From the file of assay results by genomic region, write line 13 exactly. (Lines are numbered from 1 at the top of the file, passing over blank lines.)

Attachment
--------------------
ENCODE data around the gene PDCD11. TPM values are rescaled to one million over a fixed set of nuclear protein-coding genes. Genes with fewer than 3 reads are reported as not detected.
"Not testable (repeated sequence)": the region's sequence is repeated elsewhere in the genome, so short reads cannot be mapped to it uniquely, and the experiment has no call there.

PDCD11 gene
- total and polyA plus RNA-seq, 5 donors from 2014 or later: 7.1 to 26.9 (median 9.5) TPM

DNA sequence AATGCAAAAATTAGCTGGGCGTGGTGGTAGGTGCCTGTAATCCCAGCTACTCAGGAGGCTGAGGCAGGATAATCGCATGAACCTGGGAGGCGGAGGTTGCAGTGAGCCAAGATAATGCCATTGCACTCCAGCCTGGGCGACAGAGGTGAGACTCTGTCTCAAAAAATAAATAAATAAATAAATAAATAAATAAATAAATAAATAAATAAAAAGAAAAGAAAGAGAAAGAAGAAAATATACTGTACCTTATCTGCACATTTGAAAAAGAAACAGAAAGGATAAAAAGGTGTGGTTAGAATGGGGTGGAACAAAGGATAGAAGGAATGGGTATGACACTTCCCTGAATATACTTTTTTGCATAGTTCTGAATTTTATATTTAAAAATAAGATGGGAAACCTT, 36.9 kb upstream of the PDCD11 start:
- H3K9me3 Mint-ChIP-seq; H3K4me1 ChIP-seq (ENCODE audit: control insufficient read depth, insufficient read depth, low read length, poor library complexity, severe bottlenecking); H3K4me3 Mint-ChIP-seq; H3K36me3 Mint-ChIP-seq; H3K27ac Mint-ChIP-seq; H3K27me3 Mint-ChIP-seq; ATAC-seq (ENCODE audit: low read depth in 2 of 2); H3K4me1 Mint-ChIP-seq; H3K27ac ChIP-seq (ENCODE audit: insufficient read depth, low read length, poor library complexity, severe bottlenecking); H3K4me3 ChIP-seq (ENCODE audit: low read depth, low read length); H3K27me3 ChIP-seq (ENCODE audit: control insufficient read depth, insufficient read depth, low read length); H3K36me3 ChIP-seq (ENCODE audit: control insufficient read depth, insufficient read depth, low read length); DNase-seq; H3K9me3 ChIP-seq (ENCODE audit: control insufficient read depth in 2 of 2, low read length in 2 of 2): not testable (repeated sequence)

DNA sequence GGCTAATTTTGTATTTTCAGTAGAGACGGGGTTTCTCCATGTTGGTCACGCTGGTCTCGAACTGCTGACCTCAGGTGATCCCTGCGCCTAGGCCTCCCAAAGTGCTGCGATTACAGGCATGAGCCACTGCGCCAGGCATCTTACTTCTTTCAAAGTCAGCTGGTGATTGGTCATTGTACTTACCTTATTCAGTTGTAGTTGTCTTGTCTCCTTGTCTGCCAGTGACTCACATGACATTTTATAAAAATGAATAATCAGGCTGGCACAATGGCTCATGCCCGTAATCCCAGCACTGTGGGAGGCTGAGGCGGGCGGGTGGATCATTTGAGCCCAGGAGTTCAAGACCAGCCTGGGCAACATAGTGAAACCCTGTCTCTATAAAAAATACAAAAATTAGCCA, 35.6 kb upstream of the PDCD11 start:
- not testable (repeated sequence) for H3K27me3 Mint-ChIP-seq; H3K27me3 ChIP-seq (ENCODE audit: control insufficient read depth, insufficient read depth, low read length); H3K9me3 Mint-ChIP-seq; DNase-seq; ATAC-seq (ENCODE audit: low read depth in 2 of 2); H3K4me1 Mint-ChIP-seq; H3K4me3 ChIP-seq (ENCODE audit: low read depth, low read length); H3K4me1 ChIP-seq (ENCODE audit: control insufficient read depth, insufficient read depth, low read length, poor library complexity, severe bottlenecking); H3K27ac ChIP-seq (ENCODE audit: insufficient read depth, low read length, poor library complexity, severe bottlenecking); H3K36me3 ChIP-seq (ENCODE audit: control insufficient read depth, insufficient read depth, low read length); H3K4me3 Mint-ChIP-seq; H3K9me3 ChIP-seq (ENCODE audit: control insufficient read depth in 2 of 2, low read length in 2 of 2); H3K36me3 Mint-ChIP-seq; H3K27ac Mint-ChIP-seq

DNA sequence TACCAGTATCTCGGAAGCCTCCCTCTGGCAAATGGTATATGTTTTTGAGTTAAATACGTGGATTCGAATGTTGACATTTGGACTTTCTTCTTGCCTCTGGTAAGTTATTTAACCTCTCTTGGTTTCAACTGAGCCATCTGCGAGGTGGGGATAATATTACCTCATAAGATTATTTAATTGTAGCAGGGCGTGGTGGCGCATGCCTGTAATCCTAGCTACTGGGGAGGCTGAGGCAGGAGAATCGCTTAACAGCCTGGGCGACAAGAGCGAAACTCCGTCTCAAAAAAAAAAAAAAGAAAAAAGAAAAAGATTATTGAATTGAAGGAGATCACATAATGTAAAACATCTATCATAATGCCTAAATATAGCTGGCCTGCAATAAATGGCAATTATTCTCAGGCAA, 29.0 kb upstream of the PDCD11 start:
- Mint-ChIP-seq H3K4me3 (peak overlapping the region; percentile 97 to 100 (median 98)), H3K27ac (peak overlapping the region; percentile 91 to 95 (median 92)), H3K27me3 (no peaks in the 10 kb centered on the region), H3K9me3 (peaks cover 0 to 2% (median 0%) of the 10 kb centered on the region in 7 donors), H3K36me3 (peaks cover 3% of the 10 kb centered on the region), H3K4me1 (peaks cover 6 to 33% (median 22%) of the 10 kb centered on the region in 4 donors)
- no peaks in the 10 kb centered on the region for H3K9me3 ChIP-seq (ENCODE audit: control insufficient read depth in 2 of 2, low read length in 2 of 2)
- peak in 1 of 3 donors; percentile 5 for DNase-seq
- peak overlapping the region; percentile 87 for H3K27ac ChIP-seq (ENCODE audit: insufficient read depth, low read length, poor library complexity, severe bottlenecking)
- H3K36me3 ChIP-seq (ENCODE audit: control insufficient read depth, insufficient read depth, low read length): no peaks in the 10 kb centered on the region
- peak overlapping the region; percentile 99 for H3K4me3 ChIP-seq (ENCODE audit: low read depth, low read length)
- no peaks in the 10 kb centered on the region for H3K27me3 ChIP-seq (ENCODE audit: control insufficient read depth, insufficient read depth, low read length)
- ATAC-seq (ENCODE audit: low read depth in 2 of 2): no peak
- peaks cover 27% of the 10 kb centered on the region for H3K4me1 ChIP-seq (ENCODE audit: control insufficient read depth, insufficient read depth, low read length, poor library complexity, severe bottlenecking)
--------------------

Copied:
- peak overlapping the region; percentile 87 for H3K27ac ChIP-seq (ENCODE audit: insufficient read depth, low read length, poor library complexity, severe bottlenecking)